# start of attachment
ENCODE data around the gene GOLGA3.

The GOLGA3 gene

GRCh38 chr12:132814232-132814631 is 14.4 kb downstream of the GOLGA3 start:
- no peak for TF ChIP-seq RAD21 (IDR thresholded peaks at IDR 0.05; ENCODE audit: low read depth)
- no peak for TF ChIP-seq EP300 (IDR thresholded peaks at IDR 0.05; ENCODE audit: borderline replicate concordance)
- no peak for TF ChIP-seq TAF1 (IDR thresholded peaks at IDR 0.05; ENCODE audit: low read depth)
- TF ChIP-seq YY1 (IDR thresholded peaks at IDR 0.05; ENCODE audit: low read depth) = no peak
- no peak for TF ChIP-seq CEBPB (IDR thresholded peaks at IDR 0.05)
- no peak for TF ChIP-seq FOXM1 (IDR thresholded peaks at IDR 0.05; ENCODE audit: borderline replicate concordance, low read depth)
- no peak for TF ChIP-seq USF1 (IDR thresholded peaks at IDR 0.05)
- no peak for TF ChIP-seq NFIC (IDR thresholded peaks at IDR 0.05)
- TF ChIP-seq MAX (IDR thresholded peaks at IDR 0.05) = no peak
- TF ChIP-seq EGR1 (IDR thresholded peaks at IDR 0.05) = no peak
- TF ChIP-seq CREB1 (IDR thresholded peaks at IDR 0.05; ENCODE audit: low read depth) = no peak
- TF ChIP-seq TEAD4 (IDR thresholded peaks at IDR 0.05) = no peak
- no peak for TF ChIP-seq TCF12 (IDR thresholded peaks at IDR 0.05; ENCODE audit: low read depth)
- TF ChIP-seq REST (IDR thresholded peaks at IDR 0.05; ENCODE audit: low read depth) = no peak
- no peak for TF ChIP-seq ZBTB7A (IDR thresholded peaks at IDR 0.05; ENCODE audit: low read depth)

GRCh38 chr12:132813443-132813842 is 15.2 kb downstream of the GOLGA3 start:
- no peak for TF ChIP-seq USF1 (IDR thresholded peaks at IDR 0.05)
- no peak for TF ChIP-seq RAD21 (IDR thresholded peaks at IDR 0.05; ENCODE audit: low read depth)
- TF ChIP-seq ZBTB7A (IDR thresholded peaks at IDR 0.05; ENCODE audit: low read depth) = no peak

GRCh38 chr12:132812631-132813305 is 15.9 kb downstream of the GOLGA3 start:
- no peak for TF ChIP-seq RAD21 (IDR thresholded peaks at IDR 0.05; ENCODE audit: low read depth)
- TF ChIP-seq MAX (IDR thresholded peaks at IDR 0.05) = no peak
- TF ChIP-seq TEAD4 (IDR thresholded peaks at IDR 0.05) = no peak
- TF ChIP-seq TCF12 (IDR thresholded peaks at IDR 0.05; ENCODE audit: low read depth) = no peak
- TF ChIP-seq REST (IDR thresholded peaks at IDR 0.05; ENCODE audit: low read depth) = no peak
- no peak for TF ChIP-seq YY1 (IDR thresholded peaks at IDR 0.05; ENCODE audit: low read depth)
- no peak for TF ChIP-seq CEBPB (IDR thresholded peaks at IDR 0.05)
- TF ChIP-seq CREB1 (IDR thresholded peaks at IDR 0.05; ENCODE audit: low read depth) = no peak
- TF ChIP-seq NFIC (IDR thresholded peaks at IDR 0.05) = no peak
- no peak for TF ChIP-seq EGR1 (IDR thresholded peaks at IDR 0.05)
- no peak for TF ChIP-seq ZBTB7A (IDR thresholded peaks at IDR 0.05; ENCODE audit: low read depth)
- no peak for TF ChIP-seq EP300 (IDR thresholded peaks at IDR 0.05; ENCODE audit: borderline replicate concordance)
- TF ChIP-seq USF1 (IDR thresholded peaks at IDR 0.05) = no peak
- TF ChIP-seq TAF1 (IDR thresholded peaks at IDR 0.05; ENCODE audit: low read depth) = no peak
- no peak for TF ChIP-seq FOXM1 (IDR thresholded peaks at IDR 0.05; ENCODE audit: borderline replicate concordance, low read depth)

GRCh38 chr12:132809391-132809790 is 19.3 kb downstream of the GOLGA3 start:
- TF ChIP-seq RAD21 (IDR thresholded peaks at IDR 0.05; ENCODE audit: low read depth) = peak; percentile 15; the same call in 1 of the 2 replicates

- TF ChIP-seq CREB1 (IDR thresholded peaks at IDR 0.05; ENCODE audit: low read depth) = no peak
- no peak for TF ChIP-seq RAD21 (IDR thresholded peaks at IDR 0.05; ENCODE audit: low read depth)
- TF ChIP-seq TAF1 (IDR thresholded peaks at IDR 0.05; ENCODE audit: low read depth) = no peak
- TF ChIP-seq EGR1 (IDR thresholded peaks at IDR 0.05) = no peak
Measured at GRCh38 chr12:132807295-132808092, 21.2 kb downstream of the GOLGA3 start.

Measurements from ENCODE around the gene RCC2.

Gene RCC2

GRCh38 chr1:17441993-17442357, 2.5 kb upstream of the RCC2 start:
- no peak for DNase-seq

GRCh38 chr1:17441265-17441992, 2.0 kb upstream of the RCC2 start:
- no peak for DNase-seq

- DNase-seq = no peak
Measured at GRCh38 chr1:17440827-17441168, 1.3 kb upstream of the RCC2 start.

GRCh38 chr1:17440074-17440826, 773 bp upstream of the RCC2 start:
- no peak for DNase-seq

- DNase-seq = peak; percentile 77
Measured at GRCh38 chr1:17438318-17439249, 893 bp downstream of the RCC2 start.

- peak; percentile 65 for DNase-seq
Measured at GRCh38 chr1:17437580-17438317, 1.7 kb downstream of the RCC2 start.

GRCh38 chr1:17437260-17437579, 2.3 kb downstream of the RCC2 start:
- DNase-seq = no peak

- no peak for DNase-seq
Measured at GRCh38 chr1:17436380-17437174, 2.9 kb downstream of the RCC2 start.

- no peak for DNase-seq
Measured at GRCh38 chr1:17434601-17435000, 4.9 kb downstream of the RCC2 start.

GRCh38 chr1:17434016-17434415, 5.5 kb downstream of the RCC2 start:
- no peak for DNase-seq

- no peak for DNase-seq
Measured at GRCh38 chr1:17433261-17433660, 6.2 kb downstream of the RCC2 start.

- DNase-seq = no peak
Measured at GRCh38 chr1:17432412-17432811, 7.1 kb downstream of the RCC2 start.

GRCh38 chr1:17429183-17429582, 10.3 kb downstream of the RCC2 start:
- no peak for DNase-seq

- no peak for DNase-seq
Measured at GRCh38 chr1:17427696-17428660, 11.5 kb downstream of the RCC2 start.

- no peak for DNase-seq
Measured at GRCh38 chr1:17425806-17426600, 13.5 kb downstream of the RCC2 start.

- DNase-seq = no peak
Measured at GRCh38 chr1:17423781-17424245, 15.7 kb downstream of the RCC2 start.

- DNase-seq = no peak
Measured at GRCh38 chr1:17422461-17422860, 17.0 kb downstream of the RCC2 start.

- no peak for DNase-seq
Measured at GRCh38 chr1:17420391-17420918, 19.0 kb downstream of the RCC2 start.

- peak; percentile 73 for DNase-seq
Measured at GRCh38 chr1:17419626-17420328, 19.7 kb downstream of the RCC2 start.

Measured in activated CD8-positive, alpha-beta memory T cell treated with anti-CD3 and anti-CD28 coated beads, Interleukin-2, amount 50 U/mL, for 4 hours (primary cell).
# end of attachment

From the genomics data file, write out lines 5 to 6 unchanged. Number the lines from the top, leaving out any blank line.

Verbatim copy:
- no peak for TF ChIP-seq EP300 (IDR thresholded peaks at IDR 0.05; ENCODE audit: borderline replicate concordance)
- no peak for TF ChIP-seq TAF1 (IDR thresholded peaks at IDR 0.05; ENCODE audit: low read depth)